Voted “needs balance” as there’s no “needs a re-design” option.
And regarding the CBM changes in general, I’m going to say what I already said previously.
CBM were supposed to be a kit of the bionic and all the tools needed to install it.
A brand new CBM looted from a locked cage in a lab should not need anaesthetic or any kind of tool to install it.
A salvaged or butchered bionic out of a corpse, should need anaesthetic and tools to install
Thanks to #20892 any CBM regardless if it was hard earned through lab raiding and hacking a locked box or just killing and butchering a random technician, needs lots of painkillers.
So far installing CBM already made almost obligatory to use any kind of intelligence enhancing drug to reduce the fail chances. Which is what the majority of players did, as it has become the current metagame of installing CBMs. As the consequence of a bad installation range from a faulty bionic, mutation or death.
This seems to be a rather lazy and incomplete implementation of distinguishing between low-difficulty RNG based butchered bionics or hard-difficulty looted CBMs proper.
I understand the need between killing a zombie technician with a rock in a sock, butcher it with a pocket knife and getting a CBM; and having to get a lab card, deal with security turrets, manhacks and security bots, hack a CBM display case to get a CBM.
Plus painkillers being as vague as they are at telling the player how much is enough, and that there’s a fine line between enough painkillers and “your breath stops completely”, having specialized anaesthetic would be needed for the current state of CBMs.
If we are going to differentiate between CBMs and butchered bionic, we need a properly designed and implemented system. Instead of further penalizing all kinds of CBMs regardless of how they were acquired.
And even less if it is going to be done just slapping fixes and patches on top of the previous changes.
If the end goal is to flesh-out and add more realism to CBMs, it should first be designing thoroughly as a whole and then implemented.
Not just add random bits here and there, and then slap band-aids when players find out that it is badly made.
I think the benefits of re-designing from the ground up an existing game mechanic versus adding small changes and then band-aids on top of those changes, without having into account the game mechanic as a whole are far outweighs it the “improvising” method.
As improvising causes a great deal of issues, and sometimes create a cascade of issues, as CBMs need painkiller has show:
[ul][li]Sudden uncommunicated change to CBMs idea as a whole[/li]
[li]Use of a one of the very few opaque mechanics to the player[/li]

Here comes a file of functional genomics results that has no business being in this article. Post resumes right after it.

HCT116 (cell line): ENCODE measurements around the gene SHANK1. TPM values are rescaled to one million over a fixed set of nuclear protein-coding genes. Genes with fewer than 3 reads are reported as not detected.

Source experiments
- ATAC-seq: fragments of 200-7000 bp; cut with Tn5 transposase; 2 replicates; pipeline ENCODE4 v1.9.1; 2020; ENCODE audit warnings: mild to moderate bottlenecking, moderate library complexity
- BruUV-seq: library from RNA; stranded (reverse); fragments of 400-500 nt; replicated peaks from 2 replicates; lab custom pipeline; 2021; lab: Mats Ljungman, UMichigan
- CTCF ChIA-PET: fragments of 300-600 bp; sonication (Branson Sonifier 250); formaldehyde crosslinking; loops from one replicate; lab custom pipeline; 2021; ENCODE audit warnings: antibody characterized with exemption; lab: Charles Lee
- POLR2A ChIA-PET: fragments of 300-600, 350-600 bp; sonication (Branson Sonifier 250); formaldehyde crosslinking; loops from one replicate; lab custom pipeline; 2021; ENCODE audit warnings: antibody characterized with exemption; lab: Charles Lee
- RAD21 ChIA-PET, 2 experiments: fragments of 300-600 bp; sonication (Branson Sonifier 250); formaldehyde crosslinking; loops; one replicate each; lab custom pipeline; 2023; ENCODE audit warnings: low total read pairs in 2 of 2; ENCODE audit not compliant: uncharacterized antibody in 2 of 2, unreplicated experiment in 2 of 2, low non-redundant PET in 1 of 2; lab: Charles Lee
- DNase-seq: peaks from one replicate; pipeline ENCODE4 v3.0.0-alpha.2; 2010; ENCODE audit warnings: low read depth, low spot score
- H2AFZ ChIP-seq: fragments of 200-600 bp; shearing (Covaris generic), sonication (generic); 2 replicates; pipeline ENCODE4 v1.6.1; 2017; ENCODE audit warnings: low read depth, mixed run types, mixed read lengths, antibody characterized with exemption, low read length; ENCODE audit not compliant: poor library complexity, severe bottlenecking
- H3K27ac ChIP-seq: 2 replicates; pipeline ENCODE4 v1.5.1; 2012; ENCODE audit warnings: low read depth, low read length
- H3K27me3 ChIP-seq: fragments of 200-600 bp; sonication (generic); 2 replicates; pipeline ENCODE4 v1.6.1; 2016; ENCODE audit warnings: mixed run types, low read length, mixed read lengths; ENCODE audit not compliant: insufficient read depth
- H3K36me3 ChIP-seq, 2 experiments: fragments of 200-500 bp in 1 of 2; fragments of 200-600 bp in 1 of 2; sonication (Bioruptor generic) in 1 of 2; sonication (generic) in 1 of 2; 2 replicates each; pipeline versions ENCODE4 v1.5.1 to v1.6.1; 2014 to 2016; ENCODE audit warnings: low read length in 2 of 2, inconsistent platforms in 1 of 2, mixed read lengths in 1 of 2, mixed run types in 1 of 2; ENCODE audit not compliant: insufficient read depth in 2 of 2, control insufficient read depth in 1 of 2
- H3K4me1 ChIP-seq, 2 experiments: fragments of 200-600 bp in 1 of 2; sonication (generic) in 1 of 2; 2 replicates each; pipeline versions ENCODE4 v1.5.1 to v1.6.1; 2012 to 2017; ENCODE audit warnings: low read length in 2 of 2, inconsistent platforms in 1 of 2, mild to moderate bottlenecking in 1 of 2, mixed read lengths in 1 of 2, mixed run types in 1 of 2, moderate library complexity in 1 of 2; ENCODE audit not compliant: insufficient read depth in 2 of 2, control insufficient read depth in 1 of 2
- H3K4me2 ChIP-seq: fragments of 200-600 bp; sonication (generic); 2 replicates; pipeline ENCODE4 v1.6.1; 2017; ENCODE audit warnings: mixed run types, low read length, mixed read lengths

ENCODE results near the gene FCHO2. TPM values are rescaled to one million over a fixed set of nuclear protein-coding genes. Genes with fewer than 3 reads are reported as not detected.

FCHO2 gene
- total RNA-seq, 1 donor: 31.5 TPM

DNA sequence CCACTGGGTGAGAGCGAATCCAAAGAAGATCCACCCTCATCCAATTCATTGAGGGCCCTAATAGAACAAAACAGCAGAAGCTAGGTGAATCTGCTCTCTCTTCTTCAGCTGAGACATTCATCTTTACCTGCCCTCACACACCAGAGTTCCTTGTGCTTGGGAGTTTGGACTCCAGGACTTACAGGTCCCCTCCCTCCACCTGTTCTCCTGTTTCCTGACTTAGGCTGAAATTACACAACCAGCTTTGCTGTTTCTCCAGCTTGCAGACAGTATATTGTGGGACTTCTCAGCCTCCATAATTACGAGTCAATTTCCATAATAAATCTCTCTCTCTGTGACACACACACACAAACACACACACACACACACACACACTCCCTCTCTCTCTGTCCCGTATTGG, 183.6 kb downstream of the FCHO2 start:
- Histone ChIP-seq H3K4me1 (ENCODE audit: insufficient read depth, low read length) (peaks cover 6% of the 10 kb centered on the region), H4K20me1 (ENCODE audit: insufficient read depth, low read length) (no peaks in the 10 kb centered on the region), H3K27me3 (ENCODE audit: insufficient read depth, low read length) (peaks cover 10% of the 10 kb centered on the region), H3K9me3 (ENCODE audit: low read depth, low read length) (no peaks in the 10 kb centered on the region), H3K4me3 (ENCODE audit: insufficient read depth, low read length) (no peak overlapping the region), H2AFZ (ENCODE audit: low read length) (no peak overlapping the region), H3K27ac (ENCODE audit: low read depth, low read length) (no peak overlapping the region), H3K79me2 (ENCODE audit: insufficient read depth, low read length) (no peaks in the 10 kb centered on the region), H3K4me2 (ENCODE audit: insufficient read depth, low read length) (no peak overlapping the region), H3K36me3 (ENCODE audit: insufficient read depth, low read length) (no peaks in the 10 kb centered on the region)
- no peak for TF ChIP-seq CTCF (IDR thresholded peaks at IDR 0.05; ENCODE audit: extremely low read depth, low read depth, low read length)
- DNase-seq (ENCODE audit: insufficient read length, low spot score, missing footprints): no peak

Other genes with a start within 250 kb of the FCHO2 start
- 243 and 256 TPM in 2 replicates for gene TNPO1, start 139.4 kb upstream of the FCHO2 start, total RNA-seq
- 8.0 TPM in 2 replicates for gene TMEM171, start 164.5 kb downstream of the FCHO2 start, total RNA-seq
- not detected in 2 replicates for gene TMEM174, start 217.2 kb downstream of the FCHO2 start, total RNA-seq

[li]Creation of game-breaking situations: coupling of opaque mechanic with the new mechanic resulting in unexplained death[/li]
[li]Causing rushed fixes for said mechanic: no CBM painkiller mod, adding more detailed information, bringing to high priority reworking of previous existing game mechanic[/li][/ul]
Now I heard several player “fixes” for it like trying using a “trial and error” method. But so far in CDDA there’s hasn’t being a focus on mechanics and items which causes instantaneous death, without telling the player how she dies, only why.
“Why” as in “your breath stops completely” due to painkiller overdose.
“How” as in you don’t know how much painkillers increase the painkiller cap number nor how much is that mysterious number.
It can be solved too if the player is forced to look at the source code, or “trial and error” when “error” means death.
Regarding forcing the player to take a look the source doe and JSON files to understand how to play and not die. A game should never force the player to have to look under the hood to learn how to play. That’s a sign of bad game design.
Regarding “trial and error”.
CDDA has never been that type of rogue-like, unless of course this is the point which CDDA turns into a high-stakes, high-tension win all or loose all game.
In which case I would stop playing the new CDDA, and I’ll be switching to Coolthulhu’s patches, as I think it would retain the spirit of the old CDDA.
Going into detail of the cascade of fixes needed, this “improvising” method of doing things brings forth the opaque painkiller mechanic, turning it from a relatively unobtrusive system, to a critical system as it causes instantaneous player death.
“Opaque” as this is one of the very few mechanics in-game that doesn’t give any clear information or feedback to the player. It relies on a hidden painkiller number, items that increases said stats without informing the player of how, and then causing instantaneous death if the painkiller number goes above certain hidden number.
All of this increasing the amount of work, player frustration and specially making it not fun to play.
And at the end of the day fun and entertainment is all this is about, if bad game design takes away your fun and entertainment then I hope that Coolthulhu’s patches and people like Coolthulhu will keep working for making the game fun us.